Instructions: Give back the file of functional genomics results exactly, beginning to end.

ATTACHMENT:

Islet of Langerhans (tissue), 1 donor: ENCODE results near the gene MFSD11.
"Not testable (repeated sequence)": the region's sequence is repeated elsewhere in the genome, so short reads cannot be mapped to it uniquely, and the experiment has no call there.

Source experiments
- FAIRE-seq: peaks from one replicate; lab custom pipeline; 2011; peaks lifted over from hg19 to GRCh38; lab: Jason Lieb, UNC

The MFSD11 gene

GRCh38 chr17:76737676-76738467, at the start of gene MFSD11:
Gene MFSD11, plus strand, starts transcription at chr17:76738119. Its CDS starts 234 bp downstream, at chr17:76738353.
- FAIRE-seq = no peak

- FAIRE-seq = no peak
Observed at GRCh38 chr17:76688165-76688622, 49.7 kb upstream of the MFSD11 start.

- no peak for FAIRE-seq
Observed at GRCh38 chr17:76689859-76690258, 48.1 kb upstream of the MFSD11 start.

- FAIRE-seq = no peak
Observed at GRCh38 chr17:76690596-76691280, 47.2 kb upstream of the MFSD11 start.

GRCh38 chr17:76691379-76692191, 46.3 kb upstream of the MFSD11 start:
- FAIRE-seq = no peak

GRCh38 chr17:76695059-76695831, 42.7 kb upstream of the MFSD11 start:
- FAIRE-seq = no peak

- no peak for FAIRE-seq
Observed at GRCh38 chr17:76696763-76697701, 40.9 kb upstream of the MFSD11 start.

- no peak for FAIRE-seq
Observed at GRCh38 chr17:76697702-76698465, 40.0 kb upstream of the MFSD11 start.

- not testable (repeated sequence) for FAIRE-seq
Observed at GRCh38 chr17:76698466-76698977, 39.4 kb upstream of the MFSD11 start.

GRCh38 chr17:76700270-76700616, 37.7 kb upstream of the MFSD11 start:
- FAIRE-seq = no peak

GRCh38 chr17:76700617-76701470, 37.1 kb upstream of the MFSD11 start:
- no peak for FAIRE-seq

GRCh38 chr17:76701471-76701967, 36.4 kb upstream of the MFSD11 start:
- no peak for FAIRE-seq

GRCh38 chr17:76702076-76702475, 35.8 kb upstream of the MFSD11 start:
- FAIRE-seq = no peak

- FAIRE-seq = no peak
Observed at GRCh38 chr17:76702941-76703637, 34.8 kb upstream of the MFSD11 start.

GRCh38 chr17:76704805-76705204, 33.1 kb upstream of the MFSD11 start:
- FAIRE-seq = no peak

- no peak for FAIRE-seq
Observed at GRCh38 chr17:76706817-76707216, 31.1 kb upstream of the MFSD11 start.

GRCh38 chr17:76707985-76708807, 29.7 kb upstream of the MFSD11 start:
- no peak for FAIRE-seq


Islet of Langerhans (tissue), 1 donor: ENCODE results near the gene MFSD11.
"Not testable (repeated sequence)": the region's sequence is repeated elsewhere in the genome, so short reads cannot be mapped to it uniquely, and the experiment has no call there.

Source experiments
- FAIRE-seq: peaks from one replicate; lab custom pipeline; 2011; peaks lifted over from hg19 to GRCh38; lab: Jason Lieb, UNC

The MFSD11 gene

GRCh38 chr17:76737676-76738467, at the start of gene MFSD11:
Gene MFSD11, plus strand, starts transcription at chr17:76738119. Its CDS starts 234 bp downstream, at chr17:76738353.
- FAIRE-seq = no peak

- FAIRE-seq = no peak
Observed at GRCh38 chr17:76688165-76688622, 49.7 kb upstream of the MFSD11 start.

- no peak for FAIRE-seq
Observed at GRCh38 chr17:76689859-76690258, 48.1 kb upstream of the MFSD11 start.

- FAIRE-seq = no peak
Observed at GRCh38 chr17:76690596-76691280, 47.2 kb upstream of the MFSD11 start.

GRCh38 chr17:76691379-76692191, 46.3 kb upstream of the MFSD11 start:
- FAIRE-seq = no peak

GRCh38 chr17:76695059-76695831, 42.7 kb upstream of the MFSD11 start:
- FAIRE-seq = no peak

- no peak for FAIRE-seq
Observed at GRCh38 chr17:76696763-76697701, 40.9 kb upstream of the MFSD11 start.

- no peak for FAIRE-seq
Observed at GRCh38 chr17:76697702-76698465, 40.0 kb upstream of the MFSD11 start.

- not testable (repeated sequence) for FAIRE-seq
Observed at GRCh38 chr17:76698466-76698977, 39.4 kb upstream of the MFSD11 start.

GRCh38 chr17:76700270-76700616, 37.7 kb upstream of the MFSD11 start:
- FAIRE-seq = no peak

GRCh38 chr17:76700617-76701470, 37.1 kb upstream of the MFSD11 start:
- no peak for FAIRE-seq

GRCh38 chr17:76701471-76701967, 36.4 kb upstream of the MFSD11 start:
- no peak for FAIRE-seq

GRCh38 chr17:76702076-76702475, 35.8 kb upstream of the MFSD11 start:
- FAIRE-seq = no peak

- FAIRE-seq = no peak
Observed at GRCh38 chr17:76702941-76703637, 34.8 kb upstream of the MFSD11 start.

GRCh38 chr17:76704805-76705204, 33.1 kb upstream of the MFSD11 start:
- FAIRE-seq = no peak

- no peak for FAIRE-seq
Observed at GRCh38 chr17:76706817-76707216, 31.1 kb upstream of the MFSD11 start.

GRCh38 chr17:76707985-76708807, 29.7 kb upstream of the MFSD11 start:
- no peak for FAIRE-seq